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Study Identifies Eight Signs Associated With Impending Death in Cancer Patients

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Key Points

  • Previous studies in end-of-life care have focused on physicians prognosticating better, but research on how to tell if a patient has entered the final days of life has been minimal.
  • The eight signs associated with impending death include both cognitive and physical symptoms.
  • Identifying these and more signs of imminent death would help both health-care providers and families plan more appropriately for the next steps of treatment and beyond.

Researchers at The University of Texas MD Anderson Cancer Center have identified eight highly specific physical and cognitive signs associated with imminent death in cancer patients. The findings, published by Hui et al in Cancer, could offer clinicians the ability to better communicate with patients and families. They may also guide both the medical team and caregivers on complex decision-making, such as discontinuation of tests and/or therapy, plans for hospital discharge, and hospice referral.

Previous studies in end-of-life care have focused on physicians prognosticating better. However, according to David Hui, MD, MSc, Assistant Professor of Palliative Care and Rehabilitation Medicine at MD Anderson, research on how to tell if a patient has entered the final days of life has been minimal. Knowing with a high degree of confidence that death is imminent could have significant implications for clinical practice. It may also help families and caregivers make more informed decisions.

“In the past, studies trying to understand the signs associated with impending death were conducted in people who were recognized as dying, so there’s a potential bias built into this model. With our study, we observed a list of signs in patients from the time they were admitted to the palliative care unit. They were observed systematically, twice a day, without knowing if the patient would die or be discharged,” said Dr. Hui.

The study shows that very simple observations by doctors and care teams can help make a very important diagnosis, and may inform both the patient and the family so that they can make difficult personal decisions, he explained.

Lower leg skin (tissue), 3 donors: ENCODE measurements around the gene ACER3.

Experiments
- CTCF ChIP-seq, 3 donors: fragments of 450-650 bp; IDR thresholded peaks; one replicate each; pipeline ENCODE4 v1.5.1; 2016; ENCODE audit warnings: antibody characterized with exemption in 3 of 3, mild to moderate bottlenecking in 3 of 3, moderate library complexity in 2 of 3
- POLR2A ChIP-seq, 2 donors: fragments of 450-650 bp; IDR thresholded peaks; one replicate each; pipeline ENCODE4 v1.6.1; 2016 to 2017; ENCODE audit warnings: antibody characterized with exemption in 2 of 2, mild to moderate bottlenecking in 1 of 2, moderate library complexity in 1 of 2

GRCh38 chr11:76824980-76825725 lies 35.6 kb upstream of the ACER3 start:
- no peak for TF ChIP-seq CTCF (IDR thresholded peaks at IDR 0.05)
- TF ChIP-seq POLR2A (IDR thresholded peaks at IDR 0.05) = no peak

Study Details

For the prospective study, Dr. Hui and colleagues at MD Anderson and Barretos Cancer Hospital (an MD Anderson Sister Institution in Brazil) observed 357 cancer patients admitted to their respective palliative care units, of which 57% ultimately died. The researchers systematically observed 52 physical and cognitive signs (identified by Dr. Hui and colleagues in previous research) twice a day from the patient’s admission to discharge or death.

Of those 52 signs, the researchers identified the eight most highly associated with impending death within 3 days. The signs are: nonreactive pupils, decreased response to verbal stimuli, decreased response to visual stimuli, inability to close eyelids, drooping of the nasolabial fold, neck hyperextension, grunting of vocal cords, and upper gastrointestinal bleeding.

“When cancer patients reach the last days of life, it is an extremely emotional time for families. Their stress levels cannot be understated,” said Dr. Hui. “Knowing when death is imminent would provide more information so caregivers can plan appropriately. For clinicians, having this information could help reassure families that we are providing the best care possible.”

Dr. Hui stresses that this research is not yet practice-changing, but is an important step in understanding these eight signs and their relation to impending death. Also, says Dr. Hui, the findings are only representative of imminent cancer death and should not be generalized to other causes of death.  

Follow-up studies in different settings are planned. Dr. Hui and colleagues will look at the reliability of the identified signs, as well as evaluate this research in other countries and in the hospice setting.

Dr. Hui is the corresponding author for the Cancer article.

The content in this post has not been reviewed by the American Society of Clinical Oncology, Inc. (ASCO®) and does not necessarily reflect the ideas and opinions of ASCO®.


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